The credits in this issue cite Joe Quesada, but this issue is in fact drawn by Jan Duursema (doing a pretty good Quesada impression at times), as confirmed in next issue's letter column. One of superhero comics unfortunately-rare female artists, this marks Duursema's first work for the X-office, where she'll contribute to a variety of issues sporadically over the next few years (and serve as this series' de facto regular artist starting with issue #99, albeit with regular fill-ins), though I know her best from her lengthy collaboration with John Ostrander (amongst others) on Dark Horse's 00s Star Wars books.
As Havok attempts to help Rahne deal with the recent revelations about how she was modified and manipulated by the Genoshans, she delivers a much-appreciated rebuke about his concerns are primarily aimed at him, and that she simply wants her life back.
The Evil Val subplot continues as she plays mind games with Quicksilver, with a hint at next issue's revelation provided via her reaction when he compares himself to his father.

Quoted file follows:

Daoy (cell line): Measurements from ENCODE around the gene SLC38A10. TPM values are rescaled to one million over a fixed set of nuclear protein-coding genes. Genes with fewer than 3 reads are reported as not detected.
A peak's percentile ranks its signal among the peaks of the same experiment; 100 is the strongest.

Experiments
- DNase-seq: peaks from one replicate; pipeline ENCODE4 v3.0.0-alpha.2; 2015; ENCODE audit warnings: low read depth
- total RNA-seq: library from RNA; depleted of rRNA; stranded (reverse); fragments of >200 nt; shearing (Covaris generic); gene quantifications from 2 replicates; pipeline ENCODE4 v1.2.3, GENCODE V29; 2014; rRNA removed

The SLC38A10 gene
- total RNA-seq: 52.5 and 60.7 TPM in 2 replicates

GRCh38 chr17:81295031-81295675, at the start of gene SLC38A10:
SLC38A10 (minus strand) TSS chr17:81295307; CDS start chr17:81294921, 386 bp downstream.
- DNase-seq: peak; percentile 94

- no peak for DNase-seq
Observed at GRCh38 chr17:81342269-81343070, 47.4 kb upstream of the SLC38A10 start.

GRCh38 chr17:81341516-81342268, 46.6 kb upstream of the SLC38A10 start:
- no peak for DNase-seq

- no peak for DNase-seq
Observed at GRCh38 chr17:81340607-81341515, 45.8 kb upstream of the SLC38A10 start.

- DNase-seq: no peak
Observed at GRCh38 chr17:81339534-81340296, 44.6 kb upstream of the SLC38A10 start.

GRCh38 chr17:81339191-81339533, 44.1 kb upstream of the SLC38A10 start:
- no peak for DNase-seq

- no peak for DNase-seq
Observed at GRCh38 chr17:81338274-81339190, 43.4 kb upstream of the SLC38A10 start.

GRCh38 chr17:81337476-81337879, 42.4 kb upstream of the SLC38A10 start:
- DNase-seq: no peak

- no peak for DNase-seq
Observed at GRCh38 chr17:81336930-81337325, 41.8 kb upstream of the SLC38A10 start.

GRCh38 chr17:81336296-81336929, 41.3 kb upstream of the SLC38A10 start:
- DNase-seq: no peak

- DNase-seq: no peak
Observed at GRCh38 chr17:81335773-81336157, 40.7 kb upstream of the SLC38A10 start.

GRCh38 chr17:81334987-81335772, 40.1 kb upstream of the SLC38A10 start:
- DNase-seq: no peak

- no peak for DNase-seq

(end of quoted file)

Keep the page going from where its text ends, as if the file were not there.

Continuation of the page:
A Work in Progress
A narrative caption mentions Havok fighting side-by-side alongside his brother with the X-Men, when in fact, that never really happened; they were technically both members of the team towards the end of the original Silver Age run, but were separated for most of that, aside from repelling the Z/nox invasion (and even in John Byrne's retroactive Hidden Years, they were apart from one another most of the time). After that, Havok was always a substitute member of the team, at best, until he rejoined in X-Men #219. And for the rest of his tenure with the team after that point, Cyclops was isolated in the original incarnation of this series.
Preparing to save the dying mutate, Madrox references his time as Moira's lab assistant.
There's a couple Strong Guy gags in this issue, as Lobdell attempts to mimic Peter David's style and/or channels his stand-up comic roots. First, there's the old "Or what?/What" routine.
Then, Strong Guy says "Cheez and Louis" instead of "geez louise", twice.